A few years ago, a University of Chicago professor interviewed a financial columnist via online video chat. After their conversation, the professor wrote on a three-by-five index card what he thought was the best advice he could offer his children.
The professor took a photo of the card and shared it. One thing led to another, and the picture went viral.
Every few months a picture of the card or a story about the card pops up on my computer. I always re-read the card. There are a few useful items on his card, but some of them, I don’t like.
Rather than stew over the few things on the card I don’t like I’ve decided to make my own. The original index card listed nine items; I will follow suit.
1. Avoid credit card and other high-interest rate debt.
Credit cards, payday loans, and consumer debt is a rigged game. Don’t play it.
2. Live within your means.
This may require some sacrifice, but there is no quicker way to ruin finances than to spend more than you make.
3. Save and invest at least 10 percent of your income.
Once you are living within your means, you must save and invest the leftover cash. Ten percent should be the goal. If you can do more, do it.
4. Have sufficient insurance coverage.
Health, auto, home, life, and liability are a few of the insurance that you must have. Bad things happen to the best of people, and a single event can destroy your finances for life. Insurance is not optional.
5. Fight for good credit.
People with good credit will save thousands of dollars over a lifetime paying smaller interest rates. Pay your bills on time and run credit checks to make sure your identity hasn’t been stolen.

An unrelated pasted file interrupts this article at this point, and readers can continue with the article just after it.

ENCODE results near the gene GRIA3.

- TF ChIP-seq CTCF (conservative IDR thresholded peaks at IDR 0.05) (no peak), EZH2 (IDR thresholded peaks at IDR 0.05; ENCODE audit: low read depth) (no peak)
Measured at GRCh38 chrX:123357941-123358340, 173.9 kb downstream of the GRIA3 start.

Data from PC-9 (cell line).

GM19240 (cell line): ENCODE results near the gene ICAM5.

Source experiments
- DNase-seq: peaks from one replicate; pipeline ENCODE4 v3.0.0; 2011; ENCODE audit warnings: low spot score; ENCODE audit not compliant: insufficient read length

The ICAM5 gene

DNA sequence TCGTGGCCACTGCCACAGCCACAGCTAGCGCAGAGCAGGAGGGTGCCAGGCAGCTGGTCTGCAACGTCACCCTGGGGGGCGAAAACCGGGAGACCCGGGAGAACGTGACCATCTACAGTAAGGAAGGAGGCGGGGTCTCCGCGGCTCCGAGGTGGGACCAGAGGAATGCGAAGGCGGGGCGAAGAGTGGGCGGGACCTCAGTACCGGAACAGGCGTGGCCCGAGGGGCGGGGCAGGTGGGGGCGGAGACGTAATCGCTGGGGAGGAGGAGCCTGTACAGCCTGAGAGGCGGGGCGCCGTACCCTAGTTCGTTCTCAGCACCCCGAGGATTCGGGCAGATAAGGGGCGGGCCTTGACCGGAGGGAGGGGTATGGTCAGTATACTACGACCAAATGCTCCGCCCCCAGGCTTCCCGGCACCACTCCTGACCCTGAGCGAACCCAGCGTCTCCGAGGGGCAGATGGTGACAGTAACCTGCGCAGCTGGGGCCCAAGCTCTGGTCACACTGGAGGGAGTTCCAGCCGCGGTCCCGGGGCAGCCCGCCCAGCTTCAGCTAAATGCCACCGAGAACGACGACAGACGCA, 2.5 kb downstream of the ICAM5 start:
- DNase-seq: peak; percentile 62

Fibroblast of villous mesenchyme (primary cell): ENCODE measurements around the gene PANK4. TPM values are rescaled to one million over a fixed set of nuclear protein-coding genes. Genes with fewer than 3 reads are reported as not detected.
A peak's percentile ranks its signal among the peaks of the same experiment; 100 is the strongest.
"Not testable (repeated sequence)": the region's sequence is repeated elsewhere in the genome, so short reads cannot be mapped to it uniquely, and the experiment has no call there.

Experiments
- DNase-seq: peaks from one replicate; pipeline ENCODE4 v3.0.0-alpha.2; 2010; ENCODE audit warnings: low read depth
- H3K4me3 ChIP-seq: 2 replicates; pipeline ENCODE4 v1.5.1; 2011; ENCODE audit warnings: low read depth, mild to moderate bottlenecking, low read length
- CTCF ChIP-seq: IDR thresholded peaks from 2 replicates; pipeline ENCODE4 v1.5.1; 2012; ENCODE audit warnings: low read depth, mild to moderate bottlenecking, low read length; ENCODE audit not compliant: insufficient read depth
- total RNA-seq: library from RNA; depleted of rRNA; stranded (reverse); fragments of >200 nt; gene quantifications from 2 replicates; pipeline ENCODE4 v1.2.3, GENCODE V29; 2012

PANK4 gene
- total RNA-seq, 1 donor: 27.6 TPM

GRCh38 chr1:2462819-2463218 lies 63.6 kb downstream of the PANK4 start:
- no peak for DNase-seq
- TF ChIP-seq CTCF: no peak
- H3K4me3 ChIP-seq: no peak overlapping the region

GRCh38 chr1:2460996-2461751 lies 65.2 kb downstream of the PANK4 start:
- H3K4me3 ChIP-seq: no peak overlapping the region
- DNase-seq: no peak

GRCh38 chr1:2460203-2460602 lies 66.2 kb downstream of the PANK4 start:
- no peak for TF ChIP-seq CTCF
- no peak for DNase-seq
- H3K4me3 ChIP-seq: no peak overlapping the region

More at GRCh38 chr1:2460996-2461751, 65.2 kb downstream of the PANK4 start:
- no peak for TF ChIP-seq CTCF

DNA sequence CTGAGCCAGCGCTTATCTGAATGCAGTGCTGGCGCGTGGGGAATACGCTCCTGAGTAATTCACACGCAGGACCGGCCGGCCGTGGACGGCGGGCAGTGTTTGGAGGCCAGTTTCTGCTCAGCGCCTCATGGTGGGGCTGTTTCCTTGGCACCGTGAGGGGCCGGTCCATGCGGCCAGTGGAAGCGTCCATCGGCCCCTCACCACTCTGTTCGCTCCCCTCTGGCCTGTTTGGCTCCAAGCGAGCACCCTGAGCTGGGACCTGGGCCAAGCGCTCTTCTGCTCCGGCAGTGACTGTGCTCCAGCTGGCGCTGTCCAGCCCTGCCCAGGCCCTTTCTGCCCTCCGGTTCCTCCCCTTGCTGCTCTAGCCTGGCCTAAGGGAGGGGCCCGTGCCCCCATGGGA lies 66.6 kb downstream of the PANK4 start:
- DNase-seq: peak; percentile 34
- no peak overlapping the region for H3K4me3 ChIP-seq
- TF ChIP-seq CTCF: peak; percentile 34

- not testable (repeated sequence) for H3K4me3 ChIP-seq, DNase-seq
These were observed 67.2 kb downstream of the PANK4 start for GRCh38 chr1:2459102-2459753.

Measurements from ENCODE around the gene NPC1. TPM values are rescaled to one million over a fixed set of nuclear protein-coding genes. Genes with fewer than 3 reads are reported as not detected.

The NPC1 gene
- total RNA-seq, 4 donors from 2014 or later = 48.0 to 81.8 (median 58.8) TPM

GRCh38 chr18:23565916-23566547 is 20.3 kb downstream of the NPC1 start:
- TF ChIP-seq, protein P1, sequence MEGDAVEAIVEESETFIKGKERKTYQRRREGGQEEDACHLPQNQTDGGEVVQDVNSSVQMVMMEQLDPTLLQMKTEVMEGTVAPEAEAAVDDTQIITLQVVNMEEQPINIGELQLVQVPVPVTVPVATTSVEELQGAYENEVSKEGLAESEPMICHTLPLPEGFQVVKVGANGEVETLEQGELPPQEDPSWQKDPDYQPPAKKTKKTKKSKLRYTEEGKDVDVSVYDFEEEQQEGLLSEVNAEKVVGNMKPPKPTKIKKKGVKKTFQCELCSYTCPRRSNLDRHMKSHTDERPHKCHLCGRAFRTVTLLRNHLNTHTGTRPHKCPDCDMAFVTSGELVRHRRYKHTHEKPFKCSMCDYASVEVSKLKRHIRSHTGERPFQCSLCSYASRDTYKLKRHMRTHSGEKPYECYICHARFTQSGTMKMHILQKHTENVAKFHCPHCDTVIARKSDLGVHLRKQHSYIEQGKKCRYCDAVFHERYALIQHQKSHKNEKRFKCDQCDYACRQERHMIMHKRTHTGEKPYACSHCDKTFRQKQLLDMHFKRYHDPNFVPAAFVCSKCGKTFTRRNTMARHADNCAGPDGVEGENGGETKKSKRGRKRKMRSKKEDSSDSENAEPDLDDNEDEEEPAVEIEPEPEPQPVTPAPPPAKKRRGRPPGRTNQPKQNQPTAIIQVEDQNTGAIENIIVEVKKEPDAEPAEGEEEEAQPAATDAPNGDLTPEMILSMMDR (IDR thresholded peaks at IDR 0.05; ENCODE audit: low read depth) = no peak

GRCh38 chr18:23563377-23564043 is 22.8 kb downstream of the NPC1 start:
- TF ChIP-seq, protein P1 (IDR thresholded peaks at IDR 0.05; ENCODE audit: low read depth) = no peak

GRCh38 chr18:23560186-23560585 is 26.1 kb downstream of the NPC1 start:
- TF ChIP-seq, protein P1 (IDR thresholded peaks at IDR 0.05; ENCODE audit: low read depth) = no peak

6. Ensure valuable employment by gaining skills people are willing to pay for.
These skills should be something that can’t be easily replaced. Learning marketable skills might mean a formal education and it might not.
Either way, you need to learn to do something that few others can. You will need to continue to learn and progress over the course of your working career.
7. Avoid high-cost investments.
Many investments are designed to make the creator of the investment wealthy, leaving the leftovers to the investors. Consider using index funds.
8. Use qualified retirement accounts when you are young.
You will get a tax deduction for contributions, and they will grow tax-deferred. The tax savings will drastically increase your long-term performance.
9. Buy a home.
Buying is superior to rent in almost every aspect. Building equity, paying off a mortgage and getting a tax deduction are three benefits renting cannot offer.
Well, there it is. Of course, personal finance is more complicated, but if I were constrained by a three-by-five card, this would be it.